Maybe the biggest shift in offerings was on the boozy side. With the shutdown abruptly curtailing bar revenues, the ability to offer pre-made cocktails, beer and wine, and even bottles of spirits to-go, became an unexpected and previously unavailable income stream. The Bookcase & Barber, El Moro and others were all able to execute on this. While the legislation that authorized this change expires in 2025, it’s hard to imagine it being revoked entirely, as the industry and consumers have grown to enjoy the convenience and income stream it created.

With all these examples of how the industry shifted to stay alive, it would be a mistake to assume they did it in a vacuum. Scott Shine, Durango’s Assistant Director of Community Development, told me how the City leaned in to help businesses respond to the dramatic change in conditions. By expediting building permits to allow bump-outs and outdoor areas in required parking spaces, coordinating local and federal grant and loan programs with the La Plata Economic Recovery Task Force, and temporary deferring sales tax and utility payments, the city provided additional, flexible pathways for businesses to adapt.

But one negative aspect that cannot be overlooked (and will be explored more deeply in a future column) is the permanent carnage wrought to the industry and its people. Restaurant workers were especially devastated, with many being forced to shift careers entirely to stay afloat. The impacts still are being felt across every establishment and patron in town. Some businesses closed down for good down entirely, like the Irish Embassy and Palace Restaurant. Others, like Cantera, changed their concept, reopening as Taco Libre. And restaurants like PRIMI, Eolus and Chimayo shifted hours or days open due to staffing. Every restaurant is still experiencing a severe shortage of labor – a pain that lingers, and will linger, far into the future.

While these changes all happened on the business side, consumers, too, have adapted to this new era of dining out. When you consider all the benefits that bars and restaurants provide the community, it’s no surprise that diners chose to adjust rather than abandon ship. As Woodruff told me, “Restaurants provide places to mourn, places to celebrate, places to relax and enjoy, and places to do business.” I commonly use bars and restaurants for business meetings, and during the shutdown, that loss of connection was difficult to deal with. It’s worth remembering those times, and thinking about – with staffing shortages and increased prices for products – how bars and restaurants, and the City, are doing their best to keep us all gathering, dining and enjoying the diverse culinary scene this community has to offer. ?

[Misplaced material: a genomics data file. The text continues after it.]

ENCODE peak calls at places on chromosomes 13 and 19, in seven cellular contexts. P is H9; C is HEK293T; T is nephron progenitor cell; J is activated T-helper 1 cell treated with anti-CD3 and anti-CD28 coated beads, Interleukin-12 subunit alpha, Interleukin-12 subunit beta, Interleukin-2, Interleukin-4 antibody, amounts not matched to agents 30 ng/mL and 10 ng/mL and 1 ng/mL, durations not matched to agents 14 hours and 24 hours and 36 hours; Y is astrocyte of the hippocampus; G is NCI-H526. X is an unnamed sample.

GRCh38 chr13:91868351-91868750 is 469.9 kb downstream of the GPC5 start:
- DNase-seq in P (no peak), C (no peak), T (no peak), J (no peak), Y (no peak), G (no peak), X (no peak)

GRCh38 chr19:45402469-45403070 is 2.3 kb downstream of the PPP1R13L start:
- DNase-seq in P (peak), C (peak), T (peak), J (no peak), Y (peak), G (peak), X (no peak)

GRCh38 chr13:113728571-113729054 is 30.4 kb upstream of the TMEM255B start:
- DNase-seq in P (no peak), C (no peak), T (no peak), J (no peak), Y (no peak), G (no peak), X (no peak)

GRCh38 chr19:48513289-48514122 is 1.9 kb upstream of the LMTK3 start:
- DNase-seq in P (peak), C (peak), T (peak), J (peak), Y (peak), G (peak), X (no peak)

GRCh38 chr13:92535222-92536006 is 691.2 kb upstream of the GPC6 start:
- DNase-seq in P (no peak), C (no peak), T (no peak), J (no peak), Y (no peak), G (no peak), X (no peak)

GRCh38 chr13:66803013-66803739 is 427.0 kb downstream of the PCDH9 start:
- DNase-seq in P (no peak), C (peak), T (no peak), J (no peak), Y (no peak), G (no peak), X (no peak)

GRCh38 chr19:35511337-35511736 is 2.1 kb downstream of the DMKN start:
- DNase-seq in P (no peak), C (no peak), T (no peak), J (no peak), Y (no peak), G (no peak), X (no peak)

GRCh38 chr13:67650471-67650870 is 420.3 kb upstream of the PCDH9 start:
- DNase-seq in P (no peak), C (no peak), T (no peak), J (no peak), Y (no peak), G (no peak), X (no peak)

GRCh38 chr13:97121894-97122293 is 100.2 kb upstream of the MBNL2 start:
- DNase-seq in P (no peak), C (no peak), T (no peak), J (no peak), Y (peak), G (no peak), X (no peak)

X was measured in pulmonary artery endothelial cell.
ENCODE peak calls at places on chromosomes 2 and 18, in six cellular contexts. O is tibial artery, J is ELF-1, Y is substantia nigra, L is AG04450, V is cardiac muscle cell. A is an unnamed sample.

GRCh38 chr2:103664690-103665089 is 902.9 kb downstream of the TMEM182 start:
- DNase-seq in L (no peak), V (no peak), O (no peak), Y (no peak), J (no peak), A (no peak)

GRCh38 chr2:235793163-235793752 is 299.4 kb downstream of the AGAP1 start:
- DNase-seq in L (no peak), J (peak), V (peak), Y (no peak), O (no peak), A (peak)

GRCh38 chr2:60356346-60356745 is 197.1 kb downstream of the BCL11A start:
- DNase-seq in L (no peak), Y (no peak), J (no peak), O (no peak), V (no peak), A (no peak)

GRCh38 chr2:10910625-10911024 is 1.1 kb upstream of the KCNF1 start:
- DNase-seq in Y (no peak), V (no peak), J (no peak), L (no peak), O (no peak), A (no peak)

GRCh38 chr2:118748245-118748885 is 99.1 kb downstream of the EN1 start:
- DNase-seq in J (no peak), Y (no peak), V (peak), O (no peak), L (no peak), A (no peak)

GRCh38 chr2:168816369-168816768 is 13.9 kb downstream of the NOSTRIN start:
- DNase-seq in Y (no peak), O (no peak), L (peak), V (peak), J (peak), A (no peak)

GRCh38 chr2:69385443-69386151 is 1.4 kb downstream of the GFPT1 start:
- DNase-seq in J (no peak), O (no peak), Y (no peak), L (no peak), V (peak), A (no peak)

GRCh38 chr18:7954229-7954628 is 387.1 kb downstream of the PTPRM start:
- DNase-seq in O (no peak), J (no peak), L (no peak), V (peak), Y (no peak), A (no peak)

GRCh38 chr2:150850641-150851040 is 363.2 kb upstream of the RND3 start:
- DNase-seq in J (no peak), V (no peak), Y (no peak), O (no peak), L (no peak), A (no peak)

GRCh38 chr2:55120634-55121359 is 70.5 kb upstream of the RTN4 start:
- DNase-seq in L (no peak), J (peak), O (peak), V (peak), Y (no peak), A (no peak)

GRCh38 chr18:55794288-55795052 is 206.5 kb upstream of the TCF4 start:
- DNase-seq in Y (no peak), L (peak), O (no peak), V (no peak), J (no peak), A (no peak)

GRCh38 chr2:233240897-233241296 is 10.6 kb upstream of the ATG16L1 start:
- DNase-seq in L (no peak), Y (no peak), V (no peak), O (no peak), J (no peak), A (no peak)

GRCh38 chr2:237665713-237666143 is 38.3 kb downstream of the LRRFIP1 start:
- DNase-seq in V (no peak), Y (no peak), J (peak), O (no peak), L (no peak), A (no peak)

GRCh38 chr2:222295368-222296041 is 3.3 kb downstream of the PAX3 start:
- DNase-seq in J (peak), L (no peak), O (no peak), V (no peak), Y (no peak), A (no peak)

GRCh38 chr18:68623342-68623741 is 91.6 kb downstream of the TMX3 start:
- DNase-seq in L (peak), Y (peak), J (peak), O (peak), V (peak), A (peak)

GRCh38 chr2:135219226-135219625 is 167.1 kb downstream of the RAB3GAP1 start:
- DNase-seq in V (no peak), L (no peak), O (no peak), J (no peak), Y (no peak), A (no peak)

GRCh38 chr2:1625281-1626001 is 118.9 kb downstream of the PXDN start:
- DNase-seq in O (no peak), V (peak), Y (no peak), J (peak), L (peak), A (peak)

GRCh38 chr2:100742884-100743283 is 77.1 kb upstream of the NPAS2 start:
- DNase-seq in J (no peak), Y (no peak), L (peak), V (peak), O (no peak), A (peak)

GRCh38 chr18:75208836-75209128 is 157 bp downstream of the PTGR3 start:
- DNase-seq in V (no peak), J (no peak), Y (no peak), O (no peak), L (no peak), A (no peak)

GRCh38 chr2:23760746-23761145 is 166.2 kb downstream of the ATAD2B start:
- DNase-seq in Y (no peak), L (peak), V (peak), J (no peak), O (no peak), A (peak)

Top Shelf

The bottom of the barrel
The bottom of the barrel
By Chris Aaland
08/19/2021

 After 14 years, ‘Top Shelf’ hangs up the pint glass

Back in the groove
Back in the groove
By Chris Aaland
07/29/2021

Local favorites the Motet return for KSUT’s Party in the Park
 

Belly full of wood, mountains full of ukes and Ridin' into Telluride
Belly full of wood, mountains full of ukes and Ridin' into Telluride
By Chris Aaland
07/08/2021
Cootiegrass 2021
Cootiegrass 2021
By Chris Aaland
06/24/2021

Highlights – and lowlights - of a return to Town Park

Read All in Top Shelf

Day in the Life

Bottoms up!
Bottoms up!
By Stephen Eginoire
05/27/2021

With this year's runoff more like a slow bleed, it is easy to let one's whitewater guard down. But remember: flips and swims can happen any place at any time. 
 

Cold comfort
Cold comfort
12/17/2020

Seeking solstice solace in the dog days of winter

A Grand escape
A Grand escape
By Stephen Eginoire
11/19/2020

Pandemic fatigue? Forget the world with three weeks on the Colorado

The living museum
The living museum
By Stephen Eginoire
10/15/2020
Read All in Day on the Life